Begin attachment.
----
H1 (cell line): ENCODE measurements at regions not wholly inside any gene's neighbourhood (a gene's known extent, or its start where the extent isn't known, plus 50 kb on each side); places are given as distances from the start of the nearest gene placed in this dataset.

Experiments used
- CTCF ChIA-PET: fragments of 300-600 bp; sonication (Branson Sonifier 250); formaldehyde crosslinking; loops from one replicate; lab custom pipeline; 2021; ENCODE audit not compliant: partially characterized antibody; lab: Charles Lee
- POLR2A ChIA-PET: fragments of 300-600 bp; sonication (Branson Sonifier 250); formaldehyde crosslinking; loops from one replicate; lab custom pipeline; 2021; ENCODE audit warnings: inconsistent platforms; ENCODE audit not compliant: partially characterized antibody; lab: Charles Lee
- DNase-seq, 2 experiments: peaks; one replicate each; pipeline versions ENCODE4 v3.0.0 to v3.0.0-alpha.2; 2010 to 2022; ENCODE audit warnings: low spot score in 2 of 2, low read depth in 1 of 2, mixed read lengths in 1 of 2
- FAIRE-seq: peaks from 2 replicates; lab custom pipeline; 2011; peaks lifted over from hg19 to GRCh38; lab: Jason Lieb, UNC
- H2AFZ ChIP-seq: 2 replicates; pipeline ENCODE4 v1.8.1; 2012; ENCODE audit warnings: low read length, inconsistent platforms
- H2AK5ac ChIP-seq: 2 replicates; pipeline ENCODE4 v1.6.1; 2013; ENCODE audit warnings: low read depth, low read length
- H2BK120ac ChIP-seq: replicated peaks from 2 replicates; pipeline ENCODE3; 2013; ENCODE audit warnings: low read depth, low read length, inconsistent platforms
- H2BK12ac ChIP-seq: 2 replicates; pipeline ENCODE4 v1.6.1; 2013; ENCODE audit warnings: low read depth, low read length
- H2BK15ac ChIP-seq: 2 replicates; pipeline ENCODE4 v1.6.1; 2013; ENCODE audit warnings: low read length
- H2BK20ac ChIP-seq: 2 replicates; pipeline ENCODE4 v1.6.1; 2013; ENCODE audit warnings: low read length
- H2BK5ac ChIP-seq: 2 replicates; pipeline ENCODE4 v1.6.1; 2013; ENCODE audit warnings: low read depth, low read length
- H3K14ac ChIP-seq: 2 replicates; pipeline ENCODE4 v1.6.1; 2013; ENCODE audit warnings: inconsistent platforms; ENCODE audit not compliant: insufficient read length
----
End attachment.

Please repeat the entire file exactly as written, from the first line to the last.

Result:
H1 (cell line): ENCODE measurements at regions not wholly inside any gene's neighbourhood (a gene's known extent, or its start where the extent isn't known, plus 50 kb on each side); places are given as distances from the start of the nearest gene placed in this dataset.

Experiments used
- CTCF ChIA-PET: fragments of 300-600 bp; sonication (Branson Sonifier 250); formaldehyde crosslinking; loops from one replicate; lab custom pipeline; 2021; ENCODE audit not compliant: partially characterized antibody; lab: Charles Lee
- POLR2A ChIA-PET: fragments of 300-600 bp; sonication (Branson Sonifier 250); formaldehyde crosslinking; loops from one replicate; lab custom pipeline; 2021; ENCODE audit warnings: inconsistent platforms; ENCODE audit not compliant: partially characterized antibody; lab: Charles Lee
- DNase-seq, 2 experiments: peaks; one replicate each; pipeline versions ENCODE4 v3.0.0 to v3.0.0-alpha.2; 2010 to 2022; ENCODE audit warnings: low spot score in 2 of 2, low read depth in 1 of 2, mixed read lengths in 1 of 2
- FAIRE-seq: peaks from 2 replicates; lab custom pipeline; 2011; peaks lifted over from hg19 to GRCh38; lab: Jason Lieb, UNC
- H2AFZ ChIP-seq: 2 replicates; pipeline ENCODE4 v1.8.1; 2012; ENCODE audit warnings: low read length, inconsistent platforms
- H2AK5ac ChIP-seq: 2 replicates; pipeline ENCODE4 v1.6.1; 2013; ENCODE audit warnings: low read depth, low read length
- H2BK120ac ChIP-seq: replicated peaks from 2 replicates; pipeline ENCODE3; 2013; ENCODE audit warnings: low read depth, low read length, inconsistent platforms
- H2BK12ac ChIP-seq: 2 replicates; pipeline ENCODE4 v1.6.1; 2013; ENCODE audit warnings: low read depth, low read length
- H2BK15ac ChIP-seq: 2 replicates; pipeline ENCODE4 v1.6.1; 2013; ENCODE audit warnings: low read length
- H2BK20ac ChIP-seq: 2 replicates; pipeline ENCODE4 v1.6.1; 2013; ENCODE audit warnings: low read length
- H2BK5ac ChIP-seq: 2 replicates; pipeline ENCODE4 v1.6.1; 2013; ENCODE audit warnings: low read depth, low read length
- H3K14ac ChIP-seq: 2 replicates; pipeline ENCODE4 v1.6.1; 2013; ENCODE audit warnings: inconsistent platforms; ENCODE audit not compliant: insufficient read length